I’m in the middle of a divorce but have already fallen in love with somebody else. Is it legal to get engaged before the divorce is final? If so, will it affect the divorce outcome?
Is it legal to get engaged before your divorce is final? Of course, because being engaged has no legal significance or consequence. However, your engagement to someone else may affect the divorce outcome, despite the fact that it has no legal significance.
Getting divorced is perhaps the most emotionally traumatic experience people go through in their lives. Divorce is often compared to suffering through the death of a loved one. Hence, any factor that worsens a divorcing person’s emotional state can affect the time, stress, and cost involved in finalizing a divorce.
If you believe that your estranged spouse would be upset knowing that you have fallen in love with someone else and that you are engaged to this person, then it is possible that your divorce will not proceed as quickly, easily, and cheaply as it could have if you did not disclose this information.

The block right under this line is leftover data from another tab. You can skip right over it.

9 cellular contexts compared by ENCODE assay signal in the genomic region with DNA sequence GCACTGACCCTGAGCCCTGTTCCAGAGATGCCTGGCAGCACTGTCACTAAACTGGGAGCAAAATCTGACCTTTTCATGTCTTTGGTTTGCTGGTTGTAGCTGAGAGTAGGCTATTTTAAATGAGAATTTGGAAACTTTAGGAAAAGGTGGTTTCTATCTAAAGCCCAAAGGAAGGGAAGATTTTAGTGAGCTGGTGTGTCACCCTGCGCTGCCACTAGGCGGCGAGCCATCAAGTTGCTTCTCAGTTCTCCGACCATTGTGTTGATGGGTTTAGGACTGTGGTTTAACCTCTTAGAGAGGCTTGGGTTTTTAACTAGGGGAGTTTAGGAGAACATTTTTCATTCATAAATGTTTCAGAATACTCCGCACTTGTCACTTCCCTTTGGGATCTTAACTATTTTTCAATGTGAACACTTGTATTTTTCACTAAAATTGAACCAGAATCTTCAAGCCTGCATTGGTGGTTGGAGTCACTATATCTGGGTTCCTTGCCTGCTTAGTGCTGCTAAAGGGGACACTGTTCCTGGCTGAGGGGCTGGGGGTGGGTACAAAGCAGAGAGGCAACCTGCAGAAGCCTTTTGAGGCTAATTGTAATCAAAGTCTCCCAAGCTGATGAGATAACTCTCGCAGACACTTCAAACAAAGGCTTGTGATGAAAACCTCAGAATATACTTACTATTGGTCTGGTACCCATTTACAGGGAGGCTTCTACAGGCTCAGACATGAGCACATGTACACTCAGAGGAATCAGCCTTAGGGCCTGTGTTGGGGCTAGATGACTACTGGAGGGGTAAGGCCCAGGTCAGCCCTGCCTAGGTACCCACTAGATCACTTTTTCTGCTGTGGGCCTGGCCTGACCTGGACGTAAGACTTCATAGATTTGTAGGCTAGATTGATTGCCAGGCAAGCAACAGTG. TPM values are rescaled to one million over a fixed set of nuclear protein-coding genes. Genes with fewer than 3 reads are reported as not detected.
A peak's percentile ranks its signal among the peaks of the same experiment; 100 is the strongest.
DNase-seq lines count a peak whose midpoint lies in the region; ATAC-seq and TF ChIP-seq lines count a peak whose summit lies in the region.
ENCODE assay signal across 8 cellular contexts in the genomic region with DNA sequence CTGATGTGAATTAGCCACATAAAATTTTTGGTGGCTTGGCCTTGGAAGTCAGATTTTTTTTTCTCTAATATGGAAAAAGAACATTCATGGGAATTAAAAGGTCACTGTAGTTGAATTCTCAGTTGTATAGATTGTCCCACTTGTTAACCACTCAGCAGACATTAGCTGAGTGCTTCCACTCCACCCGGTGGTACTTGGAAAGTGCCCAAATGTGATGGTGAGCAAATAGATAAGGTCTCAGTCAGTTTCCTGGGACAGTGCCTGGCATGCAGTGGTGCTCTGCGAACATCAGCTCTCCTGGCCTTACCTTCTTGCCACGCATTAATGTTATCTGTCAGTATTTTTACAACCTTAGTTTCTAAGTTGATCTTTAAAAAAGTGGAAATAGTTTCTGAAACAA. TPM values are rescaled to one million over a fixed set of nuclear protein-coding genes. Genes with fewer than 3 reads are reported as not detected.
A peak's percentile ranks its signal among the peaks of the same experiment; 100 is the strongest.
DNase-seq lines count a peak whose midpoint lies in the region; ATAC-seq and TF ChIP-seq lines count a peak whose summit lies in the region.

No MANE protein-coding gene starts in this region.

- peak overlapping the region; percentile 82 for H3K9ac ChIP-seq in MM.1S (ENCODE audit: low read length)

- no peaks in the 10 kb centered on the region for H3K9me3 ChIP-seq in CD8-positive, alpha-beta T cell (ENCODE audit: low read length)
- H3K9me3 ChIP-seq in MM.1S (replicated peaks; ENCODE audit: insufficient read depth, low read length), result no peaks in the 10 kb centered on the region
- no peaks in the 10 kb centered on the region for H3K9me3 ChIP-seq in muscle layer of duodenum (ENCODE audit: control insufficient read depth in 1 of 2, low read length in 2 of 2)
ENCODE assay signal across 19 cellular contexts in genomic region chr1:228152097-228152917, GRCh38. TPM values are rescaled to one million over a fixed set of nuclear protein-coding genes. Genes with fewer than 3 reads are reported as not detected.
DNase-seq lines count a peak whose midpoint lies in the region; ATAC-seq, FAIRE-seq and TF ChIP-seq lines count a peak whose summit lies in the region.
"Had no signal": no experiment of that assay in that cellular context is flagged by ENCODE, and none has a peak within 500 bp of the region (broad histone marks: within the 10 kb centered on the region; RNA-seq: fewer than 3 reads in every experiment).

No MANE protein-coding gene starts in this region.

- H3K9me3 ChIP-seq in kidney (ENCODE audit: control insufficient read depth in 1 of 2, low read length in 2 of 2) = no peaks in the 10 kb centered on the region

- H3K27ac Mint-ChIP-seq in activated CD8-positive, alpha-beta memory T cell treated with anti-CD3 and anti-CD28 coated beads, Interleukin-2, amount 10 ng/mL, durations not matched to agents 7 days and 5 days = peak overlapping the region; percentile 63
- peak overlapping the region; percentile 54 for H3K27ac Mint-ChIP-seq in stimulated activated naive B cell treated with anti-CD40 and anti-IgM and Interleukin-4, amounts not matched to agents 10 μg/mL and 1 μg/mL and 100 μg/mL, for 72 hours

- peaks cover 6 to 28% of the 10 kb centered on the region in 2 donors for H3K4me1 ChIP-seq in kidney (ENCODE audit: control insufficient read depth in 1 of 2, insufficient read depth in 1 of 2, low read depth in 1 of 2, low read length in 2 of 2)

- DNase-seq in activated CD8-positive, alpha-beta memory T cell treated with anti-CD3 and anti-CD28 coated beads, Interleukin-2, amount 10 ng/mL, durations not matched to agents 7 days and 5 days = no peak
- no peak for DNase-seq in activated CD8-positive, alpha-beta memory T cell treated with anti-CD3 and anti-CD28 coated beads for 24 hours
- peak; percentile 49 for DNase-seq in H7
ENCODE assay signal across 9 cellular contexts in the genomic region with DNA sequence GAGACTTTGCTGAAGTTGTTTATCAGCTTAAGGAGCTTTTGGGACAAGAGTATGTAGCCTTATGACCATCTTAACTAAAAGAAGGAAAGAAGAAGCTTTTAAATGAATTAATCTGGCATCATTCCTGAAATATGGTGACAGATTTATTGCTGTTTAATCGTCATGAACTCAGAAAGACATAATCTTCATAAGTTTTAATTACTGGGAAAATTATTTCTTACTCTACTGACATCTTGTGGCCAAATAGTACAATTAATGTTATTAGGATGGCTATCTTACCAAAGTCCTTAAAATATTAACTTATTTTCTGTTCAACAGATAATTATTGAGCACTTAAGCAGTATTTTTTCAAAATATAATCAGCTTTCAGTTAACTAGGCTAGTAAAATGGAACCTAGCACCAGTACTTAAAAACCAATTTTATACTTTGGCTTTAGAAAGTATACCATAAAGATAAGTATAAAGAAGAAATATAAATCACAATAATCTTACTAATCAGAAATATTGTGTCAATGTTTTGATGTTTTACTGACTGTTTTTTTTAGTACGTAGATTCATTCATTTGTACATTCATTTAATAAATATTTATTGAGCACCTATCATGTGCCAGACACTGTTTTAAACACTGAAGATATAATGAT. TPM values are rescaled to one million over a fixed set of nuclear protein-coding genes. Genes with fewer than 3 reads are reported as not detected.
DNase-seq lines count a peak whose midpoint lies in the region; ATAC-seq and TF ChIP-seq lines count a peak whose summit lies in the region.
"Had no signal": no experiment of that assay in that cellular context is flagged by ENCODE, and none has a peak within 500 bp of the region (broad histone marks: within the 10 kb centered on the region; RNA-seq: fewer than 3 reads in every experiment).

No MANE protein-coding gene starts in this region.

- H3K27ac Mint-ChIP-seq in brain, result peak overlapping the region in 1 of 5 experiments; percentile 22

If you have children with your estranged spouse, the news of your engagement may contribute to increased resistance in your estranged spouse to resolving custody and visitation issues. Moreover, your children may suffer increased negative psychological consequences as a result of the heightened friction between you and your estranged spouse.
To add to the increased cost of your divorce resulting from your estranged spouse’s reaction to your pending marriage, you may also have financial consequences resulting from your current choices regarding your new significant other. For example, have you established joint bank accounts with this person? Have you spent money on this person that was earned before you separated from your spouse? Are you living with your significant other in the same residence in which you and your spouse used to reside? Is your significant other supporting you in any way? If you answered “Yes” to any of these questions, there may be a negative financial impact on how much you receive in the division of the community estate (i.e. the marital property you and your spouse have to divide) as well as the spousal support you may be entitled to receive.
Finally, people going through a divorce often find new significant others before the divorce is final for the wrong reasons. Before marrying someone new before the ink on your divorce judgment is even dry, I would recommend you work with a mental-health professional to make sure you’re making the right decision.
John Adam Lazor is a former attorney that practiced family law with Feinberg, Mindel, Brandt & Klein in Los Angeles.